Article firts published in Forbes Monaco May 2022/ June 2022.
When the Barenaked Ladies sang their chart-topping hit If I Had $1,000,000, it is doubtful they were thinking of blowing it all on 15 square meters in Monaco. Home to the most expensive property in the world, the average price per square meter in the Principality has passed the symbolic 50 Grand mark to hit €52,000 and, according to the 2022 Knight Frank Wealth Report, luxury residential prices rose 10% last year.
“The value of real estate in Monaco has increased 75% in value in 10 years,” says Valentin Kretz from The Parisian Agency (L’Agence), the popular reality show on Netflix. “And for luxury real estate, Monaco is the place to be with its wealthy residents from all over the world.”
Sipping coffee at Wine Palace, the 32-year-old adds, “The rocher is like the island of Hong Kong, with few properties on offer in a small market. The buyers are here, but you have to be faster than anyone else because it is hugely competitive.”
Kretz knows a thing or two about the high-end property market. Working alongside his charismatic family—parents Sandrine and Olivier and two brothers Martin (34) and Louis (28)—the Kretz Agency has been specializing in luxury real estate in France and internationally for 15 years. The family is worth an estimated $20 million while the company expects turnover to reach €5 million in 2022, up some 60% from two years ago.
Before Netflix, the Kretz Agency dealt mostly in and around Paris, and Montpellier, where Martin studied at university. After two seasons on the streaming giant, the family business has started developing more in the international property market.
“We now get requests from owners to put their properties on the show because they understand that the top luxury estates are very hard to sell and this is an amazing new way to reach people,” shares the highly- engaging Kretz.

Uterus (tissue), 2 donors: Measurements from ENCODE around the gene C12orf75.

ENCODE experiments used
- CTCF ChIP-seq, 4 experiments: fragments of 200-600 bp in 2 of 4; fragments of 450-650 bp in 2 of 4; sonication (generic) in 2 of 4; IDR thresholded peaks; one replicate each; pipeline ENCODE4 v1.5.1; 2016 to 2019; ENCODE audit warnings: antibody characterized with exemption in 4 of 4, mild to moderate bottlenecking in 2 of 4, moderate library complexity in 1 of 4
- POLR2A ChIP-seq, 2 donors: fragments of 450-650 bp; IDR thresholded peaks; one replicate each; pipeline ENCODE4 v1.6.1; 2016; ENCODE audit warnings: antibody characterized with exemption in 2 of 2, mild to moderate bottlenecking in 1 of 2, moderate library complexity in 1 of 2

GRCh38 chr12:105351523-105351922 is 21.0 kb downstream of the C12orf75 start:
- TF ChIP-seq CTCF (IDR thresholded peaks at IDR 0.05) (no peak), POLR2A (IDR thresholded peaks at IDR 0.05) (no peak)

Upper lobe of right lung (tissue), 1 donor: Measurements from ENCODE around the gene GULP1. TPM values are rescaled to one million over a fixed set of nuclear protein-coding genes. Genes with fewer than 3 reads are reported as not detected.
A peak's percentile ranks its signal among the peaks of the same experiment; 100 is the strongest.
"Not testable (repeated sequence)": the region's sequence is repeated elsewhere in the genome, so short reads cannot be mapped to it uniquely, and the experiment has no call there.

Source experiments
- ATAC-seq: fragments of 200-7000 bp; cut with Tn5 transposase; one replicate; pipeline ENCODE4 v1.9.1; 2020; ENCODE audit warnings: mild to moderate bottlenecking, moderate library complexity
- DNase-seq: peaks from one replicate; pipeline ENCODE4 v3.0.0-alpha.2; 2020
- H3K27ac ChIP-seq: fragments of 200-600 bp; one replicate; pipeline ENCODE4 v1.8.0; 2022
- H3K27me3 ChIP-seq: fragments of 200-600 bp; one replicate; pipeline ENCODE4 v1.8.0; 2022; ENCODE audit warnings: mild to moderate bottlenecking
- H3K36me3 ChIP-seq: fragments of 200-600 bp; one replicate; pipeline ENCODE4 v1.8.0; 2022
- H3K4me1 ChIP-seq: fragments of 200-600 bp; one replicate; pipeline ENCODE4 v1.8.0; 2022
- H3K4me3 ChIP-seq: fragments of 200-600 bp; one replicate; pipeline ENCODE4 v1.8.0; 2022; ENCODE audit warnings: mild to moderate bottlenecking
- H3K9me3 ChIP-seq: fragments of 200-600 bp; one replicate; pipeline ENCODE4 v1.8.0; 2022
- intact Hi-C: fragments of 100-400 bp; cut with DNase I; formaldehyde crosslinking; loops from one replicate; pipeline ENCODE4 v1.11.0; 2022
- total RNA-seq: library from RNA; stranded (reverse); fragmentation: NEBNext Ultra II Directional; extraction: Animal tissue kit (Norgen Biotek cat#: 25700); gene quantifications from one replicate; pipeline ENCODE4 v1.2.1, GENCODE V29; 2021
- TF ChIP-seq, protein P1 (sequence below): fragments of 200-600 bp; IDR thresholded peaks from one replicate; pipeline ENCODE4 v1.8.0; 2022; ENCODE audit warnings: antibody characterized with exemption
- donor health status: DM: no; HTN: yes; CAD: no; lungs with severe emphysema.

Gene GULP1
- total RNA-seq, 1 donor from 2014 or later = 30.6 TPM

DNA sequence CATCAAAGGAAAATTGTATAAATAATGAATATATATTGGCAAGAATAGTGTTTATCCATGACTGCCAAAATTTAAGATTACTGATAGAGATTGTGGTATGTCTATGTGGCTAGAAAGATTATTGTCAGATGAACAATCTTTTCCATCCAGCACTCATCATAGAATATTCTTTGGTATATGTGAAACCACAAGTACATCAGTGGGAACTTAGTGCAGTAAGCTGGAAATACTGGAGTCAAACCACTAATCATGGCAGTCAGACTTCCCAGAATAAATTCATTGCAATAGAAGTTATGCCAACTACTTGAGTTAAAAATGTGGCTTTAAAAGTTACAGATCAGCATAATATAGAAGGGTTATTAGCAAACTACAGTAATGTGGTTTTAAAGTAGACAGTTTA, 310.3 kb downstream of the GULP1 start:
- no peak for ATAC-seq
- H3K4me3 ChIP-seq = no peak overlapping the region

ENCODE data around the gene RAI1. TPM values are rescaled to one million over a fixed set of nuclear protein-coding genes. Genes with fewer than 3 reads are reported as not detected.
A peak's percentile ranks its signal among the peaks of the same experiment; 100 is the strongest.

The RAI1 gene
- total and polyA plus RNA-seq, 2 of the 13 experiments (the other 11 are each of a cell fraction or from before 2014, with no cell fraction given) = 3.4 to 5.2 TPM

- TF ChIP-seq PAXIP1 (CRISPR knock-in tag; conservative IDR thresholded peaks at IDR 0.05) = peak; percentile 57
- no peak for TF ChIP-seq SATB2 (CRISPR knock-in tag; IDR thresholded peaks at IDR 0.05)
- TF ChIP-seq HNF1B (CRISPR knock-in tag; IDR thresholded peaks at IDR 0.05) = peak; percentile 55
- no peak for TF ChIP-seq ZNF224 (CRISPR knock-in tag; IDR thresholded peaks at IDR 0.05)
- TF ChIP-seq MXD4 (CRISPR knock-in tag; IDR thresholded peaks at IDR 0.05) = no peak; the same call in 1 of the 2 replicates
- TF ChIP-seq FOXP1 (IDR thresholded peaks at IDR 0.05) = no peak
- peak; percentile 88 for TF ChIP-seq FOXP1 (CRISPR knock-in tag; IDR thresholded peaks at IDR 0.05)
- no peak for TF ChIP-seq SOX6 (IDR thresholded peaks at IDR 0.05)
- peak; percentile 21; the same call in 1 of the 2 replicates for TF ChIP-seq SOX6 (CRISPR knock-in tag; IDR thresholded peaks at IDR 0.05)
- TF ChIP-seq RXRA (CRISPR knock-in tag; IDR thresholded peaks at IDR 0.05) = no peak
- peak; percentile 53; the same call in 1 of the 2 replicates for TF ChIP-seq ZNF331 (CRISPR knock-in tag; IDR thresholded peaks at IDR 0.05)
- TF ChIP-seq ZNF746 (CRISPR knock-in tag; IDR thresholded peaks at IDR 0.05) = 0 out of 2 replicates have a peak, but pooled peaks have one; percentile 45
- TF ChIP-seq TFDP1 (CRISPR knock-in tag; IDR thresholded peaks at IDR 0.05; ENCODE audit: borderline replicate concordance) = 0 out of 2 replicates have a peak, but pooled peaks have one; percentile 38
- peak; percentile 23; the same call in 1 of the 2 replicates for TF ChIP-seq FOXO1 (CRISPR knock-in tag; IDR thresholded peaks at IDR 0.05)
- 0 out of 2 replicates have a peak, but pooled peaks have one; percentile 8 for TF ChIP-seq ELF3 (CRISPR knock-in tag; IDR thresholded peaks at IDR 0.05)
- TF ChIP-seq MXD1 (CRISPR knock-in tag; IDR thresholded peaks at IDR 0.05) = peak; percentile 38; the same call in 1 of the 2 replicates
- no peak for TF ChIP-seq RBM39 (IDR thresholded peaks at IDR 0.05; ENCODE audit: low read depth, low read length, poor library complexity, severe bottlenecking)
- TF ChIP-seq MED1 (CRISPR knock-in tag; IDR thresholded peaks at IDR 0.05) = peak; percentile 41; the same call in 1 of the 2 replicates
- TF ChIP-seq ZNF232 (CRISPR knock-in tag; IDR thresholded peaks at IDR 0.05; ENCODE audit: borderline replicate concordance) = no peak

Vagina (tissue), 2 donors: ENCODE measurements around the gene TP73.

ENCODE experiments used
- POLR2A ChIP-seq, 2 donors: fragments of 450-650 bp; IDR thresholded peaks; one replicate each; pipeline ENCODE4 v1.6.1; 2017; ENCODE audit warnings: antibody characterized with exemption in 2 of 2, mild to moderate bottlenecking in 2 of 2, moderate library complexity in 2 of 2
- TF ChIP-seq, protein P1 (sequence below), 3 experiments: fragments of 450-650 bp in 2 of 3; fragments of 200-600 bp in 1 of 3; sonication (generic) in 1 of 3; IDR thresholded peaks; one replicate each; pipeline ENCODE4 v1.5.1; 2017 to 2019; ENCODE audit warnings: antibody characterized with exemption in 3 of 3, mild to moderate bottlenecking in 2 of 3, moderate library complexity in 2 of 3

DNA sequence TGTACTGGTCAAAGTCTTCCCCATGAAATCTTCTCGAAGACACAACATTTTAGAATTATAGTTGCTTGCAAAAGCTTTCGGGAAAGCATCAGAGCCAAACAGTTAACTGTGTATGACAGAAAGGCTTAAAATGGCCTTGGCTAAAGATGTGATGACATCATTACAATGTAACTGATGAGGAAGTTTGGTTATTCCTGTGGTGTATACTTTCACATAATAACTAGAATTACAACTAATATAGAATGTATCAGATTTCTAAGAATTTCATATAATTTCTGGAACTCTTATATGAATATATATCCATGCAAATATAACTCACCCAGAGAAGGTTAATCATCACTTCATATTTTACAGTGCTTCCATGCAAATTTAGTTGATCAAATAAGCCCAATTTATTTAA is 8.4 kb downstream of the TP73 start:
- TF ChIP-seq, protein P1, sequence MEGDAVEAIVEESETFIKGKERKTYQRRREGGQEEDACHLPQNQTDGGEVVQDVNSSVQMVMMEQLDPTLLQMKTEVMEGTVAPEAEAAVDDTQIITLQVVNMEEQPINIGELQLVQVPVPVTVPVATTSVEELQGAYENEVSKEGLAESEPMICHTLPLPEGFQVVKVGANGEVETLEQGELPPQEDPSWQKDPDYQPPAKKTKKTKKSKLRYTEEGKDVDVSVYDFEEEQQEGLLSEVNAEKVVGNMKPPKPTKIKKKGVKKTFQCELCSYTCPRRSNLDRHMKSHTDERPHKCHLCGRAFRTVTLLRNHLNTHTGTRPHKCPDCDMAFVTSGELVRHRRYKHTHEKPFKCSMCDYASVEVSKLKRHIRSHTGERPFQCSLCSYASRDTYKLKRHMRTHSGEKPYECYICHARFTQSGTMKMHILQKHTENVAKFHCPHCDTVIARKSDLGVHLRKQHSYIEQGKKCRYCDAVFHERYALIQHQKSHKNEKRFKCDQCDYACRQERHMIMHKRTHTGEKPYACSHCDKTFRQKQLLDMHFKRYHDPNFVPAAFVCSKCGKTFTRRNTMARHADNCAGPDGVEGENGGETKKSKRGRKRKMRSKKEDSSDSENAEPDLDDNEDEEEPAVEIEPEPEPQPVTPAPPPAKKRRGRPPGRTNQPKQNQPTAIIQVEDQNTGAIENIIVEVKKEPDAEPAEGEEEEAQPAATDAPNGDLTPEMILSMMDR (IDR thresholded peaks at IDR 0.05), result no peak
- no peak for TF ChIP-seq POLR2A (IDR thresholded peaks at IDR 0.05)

Watching Season 2 of The Parisian Agency, the Kretz family’s access to the most exclusive properties in Paris is indisputable—a 336-sqm 10-room Hotel Particulier (€8.5 million) that shares a wall with the French prime minister’s office or another Hotel Particulier (15 rooms, 1,200 sqm) near the Champs-Élysées on avenue Foch for a whopping €80 million.
“Luxury property is not about the price,” Kretz states. “It is about the emotion. It could be an amazing location with a view and in proximity to a passion, like close to a golf course or a vineyard, but it depends on each individual personality.
“Obviously, we start at a certain level but I have seen amazing properties, like a studio for €800,000, which has a backstory. France and Monaco are lucky to have huge history with lots of architecture and diverse landscapes of mountains, sea, towns and cities.”
Kretz confirms that the pandemic has been a gamechanger in the world of luxury real estate. “People have realized that life can change quickly and they have different needs. With Covid, and now war, buyers want to make things happen and sellers want to sell fast. With less stock, the market is hot.”
Would-be buyers are looking for a blended indoor-outdoor space to live and work. “Parisians left for huge gardens outside of the city, which was not the case before Covid,” he comments.